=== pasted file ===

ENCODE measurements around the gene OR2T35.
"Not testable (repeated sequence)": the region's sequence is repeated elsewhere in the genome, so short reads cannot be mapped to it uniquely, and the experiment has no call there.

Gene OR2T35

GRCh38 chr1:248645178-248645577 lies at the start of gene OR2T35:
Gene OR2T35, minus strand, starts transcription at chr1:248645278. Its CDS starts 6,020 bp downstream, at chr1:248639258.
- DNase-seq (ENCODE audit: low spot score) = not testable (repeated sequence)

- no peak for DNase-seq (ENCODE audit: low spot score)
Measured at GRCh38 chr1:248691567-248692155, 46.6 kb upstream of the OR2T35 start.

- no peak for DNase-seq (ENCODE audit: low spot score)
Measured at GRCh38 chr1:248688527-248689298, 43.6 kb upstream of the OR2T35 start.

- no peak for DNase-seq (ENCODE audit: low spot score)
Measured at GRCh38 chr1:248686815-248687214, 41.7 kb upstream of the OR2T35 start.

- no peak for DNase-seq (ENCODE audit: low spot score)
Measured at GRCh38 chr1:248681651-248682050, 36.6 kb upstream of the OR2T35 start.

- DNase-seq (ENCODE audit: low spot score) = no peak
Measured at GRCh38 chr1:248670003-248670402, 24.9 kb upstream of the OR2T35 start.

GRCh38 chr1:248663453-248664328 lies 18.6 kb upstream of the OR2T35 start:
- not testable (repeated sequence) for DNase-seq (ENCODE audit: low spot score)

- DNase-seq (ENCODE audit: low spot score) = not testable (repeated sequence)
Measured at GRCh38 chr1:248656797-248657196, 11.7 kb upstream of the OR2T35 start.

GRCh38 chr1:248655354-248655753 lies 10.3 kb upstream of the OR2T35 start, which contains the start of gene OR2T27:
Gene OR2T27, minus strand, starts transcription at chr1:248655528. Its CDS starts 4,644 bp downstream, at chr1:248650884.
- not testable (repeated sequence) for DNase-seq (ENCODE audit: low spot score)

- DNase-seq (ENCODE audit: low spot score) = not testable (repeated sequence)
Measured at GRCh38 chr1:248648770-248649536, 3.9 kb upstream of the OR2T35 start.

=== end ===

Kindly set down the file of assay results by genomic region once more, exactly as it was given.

ENCODE measurements around the gene OR2T35.
"Not testable (repeated sequence)": the region's sequence is repeated elsewhere in the genome, so short reads cannot be mapped to it uniquely, and the experiment has no call there.

Gene OR2T35

GRCh38 chr1:248645178-248645577 lies at the start of gene OR2T35:
Gene OR2T35, minus strand, starts transcription at chr1:248645278. Its CDS starts 6,020 bp downstream, at chr1:248639258.
- DNase-seq (ENCODE audit: low spot score) = not testable (repeated sequence)

- no peak for DNase-seq (ENCODE audit: low spot score)
Measured at GRCh38 chr1:248691567-248692155, 46.6 kb upstream of the OR2T35 start.

- no peak for DNase-seq (ENCODE audit: low spot score)
Measured at GRCh38 chr1:248688527-248689298, 43.6 kb upstream of the OR2T35 start.

- no peak for DNase-seq (ENCODE audit: low spot score)
Measured at GRCh38 chr1:248686815-248687214, 41.7 kb upstream of the OR2T35 start.

- no peak for DNase-seq (ENCODE audit: low spot score)
Measured at GRCh38 chr1:248681651-248682050, 36.6 kb upstream of the OR2T35 start.

- DNase-seq (ENCODE audit: low spot score) = no peak
Measured at GRCh38 chr1:248670003-248670402, 24.9 kb upstream of the OR2T35 start.

GRCh38 chr1:248663453-248664328 lies 18.6 kb upstream of the OR2T35 start:
- not testable (repeated sequence) for DNase-seq (ENCODE audit: low spot score)

- DNase-seq (ENCODE audit: low spot score) = not testable (repeated sequence)
Measured at GRCh38 chr1:248656797-248657196, 11.7 kb upstream of the OR2T35 start.

GRCh38 chr1:248655354-248655753 lies 10.3 kb upstream of the OR2T35 start, which contains the start of gene OR2T27:
Gene OR2T27, minus strand, starts transcription at chr1:248655528. Its CDS starts 4,644 bp downstream, at chr1:248650884.
- not testable (repeated sequence) for DNase-seq (ENCODE audit: low spot score)

- DNase-seq (ENCODE audit: low spot score) = not testable (repeated sequence)
Measured at GRCh38 chr1:248648770-248649536, 3.9 kb upstream of the OR2T35 start.